The latest design product recently launched by NTC based OTHR, is a 3D Printed Candle Snuffer Collection starting at $85.00. A single object conceived in three iterations; each reimagined by a distinctly different designer. Numbered editions, in 3D Printed Steel.
These three geometric candle snuffers bring a fresh take to a classic form. Pablo Alabau, Vera & Kyte, and Studio Yonoh—each from a different city around the world—have re-conceived this iconic shape, in their own design language.
Pablo Alabau was born in Valencia, Spain. He holds a degree in Fine Arts at UPV and Moved to New York in spring 2012.
“It’s funny – he says about the Halcyon Candle Snuffer that he created for OTHR – I was always thinking of what OTHR might be interested in, like what kind of product. I was in Valencia, at my grandmother’s house. At dinner, there was something on the table and I asked her, “What is this thing?” She showed me how it worked, and immediately I understood its function. It was actually very ugly—made out of iron or steel with a super long neck so that the heat didn’t transfer. Not a nice object that you’d want to look at on the table. Even so, it struck me as an interesting typology—I haven’t seen many contemporary snuffers, and I noticed that OTHR produces a lot of things around candles and light; either to light the candle, or support it, so I thought this would be a nice complement to their collection.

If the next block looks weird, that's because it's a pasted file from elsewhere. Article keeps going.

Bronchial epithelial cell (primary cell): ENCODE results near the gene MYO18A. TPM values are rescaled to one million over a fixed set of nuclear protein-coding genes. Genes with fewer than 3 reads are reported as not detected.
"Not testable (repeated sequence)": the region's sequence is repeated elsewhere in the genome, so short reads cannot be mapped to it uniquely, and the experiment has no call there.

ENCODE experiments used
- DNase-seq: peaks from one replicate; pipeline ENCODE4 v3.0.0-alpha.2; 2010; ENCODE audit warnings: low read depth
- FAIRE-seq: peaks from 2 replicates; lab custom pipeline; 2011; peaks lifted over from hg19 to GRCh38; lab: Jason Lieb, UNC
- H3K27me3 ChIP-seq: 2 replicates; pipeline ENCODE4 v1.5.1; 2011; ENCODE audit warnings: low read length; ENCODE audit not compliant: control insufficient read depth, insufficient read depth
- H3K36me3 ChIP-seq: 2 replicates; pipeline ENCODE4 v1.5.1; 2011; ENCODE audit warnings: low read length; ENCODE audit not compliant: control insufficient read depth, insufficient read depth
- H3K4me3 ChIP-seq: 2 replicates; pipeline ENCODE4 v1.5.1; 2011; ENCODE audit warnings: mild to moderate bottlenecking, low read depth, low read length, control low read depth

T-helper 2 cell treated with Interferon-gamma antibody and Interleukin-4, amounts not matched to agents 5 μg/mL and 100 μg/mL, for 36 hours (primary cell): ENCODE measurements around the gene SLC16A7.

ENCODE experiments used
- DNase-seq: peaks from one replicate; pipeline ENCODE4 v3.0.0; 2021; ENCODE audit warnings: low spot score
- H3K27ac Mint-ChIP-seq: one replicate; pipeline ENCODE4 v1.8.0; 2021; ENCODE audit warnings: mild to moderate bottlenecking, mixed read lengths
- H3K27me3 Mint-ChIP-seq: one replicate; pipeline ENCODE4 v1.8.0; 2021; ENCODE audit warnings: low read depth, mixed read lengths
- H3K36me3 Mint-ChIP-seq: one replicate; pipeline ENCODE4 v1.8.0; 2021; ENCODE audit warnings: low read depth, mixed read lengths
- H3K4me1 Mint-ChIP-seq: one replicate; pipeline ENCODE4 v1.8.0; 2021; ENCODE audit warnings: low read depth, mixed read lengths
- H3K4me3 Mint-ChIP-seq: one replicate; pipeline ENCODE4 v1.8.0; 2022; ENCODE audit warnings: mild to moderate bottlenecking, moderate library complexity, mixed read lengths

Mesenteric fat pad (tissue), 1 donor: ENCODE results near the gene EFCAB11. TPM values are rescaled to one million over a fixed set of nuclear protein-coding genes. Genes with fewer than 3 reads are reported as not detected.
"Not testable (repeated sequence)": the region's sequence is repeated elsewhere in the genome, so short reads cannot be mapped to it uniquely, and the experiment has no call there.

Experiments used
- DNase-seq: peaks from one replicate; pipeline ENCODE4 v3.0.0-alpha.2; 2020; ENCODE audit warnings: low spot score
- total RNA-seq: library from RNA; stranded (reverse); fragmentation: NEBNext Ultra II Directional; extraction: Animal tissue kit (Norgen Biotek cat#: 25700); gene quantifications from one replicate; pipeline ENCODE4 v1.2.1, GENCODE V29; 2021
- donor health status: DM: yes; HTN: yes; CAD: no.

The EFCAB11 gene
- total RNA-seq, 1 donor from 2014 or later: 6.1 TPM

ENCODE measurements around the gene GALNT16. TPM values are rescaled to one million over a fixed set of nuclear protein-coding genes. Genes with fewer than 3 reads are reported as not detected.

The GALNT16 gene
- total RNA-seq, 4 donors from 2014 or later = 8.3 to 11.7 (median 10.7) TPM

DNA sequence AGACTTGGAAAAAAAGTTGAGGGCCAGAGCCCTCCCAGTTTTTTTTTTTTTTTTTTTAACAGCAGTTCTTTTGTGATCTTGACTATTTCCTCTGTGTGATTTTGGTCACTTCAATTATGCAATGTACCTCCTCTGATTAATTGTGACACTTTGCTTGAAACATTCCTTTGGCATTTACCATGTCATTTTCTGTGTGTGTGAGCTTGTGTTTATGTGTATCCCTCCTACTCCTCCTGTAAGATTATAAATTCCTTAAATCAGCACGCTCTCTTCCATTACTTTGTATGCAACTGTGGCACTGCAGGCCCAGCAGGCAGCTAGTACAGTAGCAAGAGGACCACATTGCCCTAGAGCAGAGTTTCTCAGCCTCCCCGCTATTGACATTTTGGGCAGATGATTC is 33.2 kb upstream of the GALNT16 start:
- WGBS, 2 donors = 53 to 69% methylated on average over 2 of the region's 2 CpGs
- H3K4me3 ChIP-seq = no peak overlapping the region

While each candle snuffer is unique, cones and curves are used throughout. In this way, the three objects become a cohesive collection, all in 3D printed steel.
Studio Yonoh is tucked between a tightly-packed row of colorful apartments in Valencia, Spain, a modern glass exterior stands in opposition to the paving stones, cascading window plants, and wrought iron balconies that adorn the alleyway. While perhaps not traditional, the studio’s glass facade acts as a mirror to its environment— reflecting the stamps of the old world outside while, on the inside, something entirely new is being born.
This collision of past, present and future captures the essence of Studio Yonoh, founded by Clara del Portillo and Alex Selma in 2006. The two met as young designers–now, their collaborative workspace captures the vibrant colors of the city outside, archived neatly within the white walls and clean lines of the studio. This minimalism reflects the studio’s Scandinavian influences— with, as Clara puts it, a little “Mediterranean daring” mixed in.
Vera Kleppe and Åshild Kyte hail from the west coast of Norway: what might be considered the epicenter of Nordic design. While the clean, white lines of their Bergen studio bely a deep connection to their Scandinavian roots, their work often transcends the neutral minimalism of traditional Norwegian design—venturing into bright colorways and playful shapes.
“The strict limitations of manufacturing with 3D printing technology—specifically, sizing and material combinations—was an interesting challenge in itself,” the two designers say about their work for OTHR on this project. “The most challenging part was achieving an in-depth understanding of what is uniquely possible with this technology, and how far you can push these aspects before reaching the limits of the materials or machines. While visiting OTHR in New York City – they explain – we were able to physically pick up and study previously printed objects, looking at trials, errors and successes. This gave a hands-on understanding of the process, which is always important when designing. Our learning curve has been steep—which to us is the mark of a meaningful collaboration.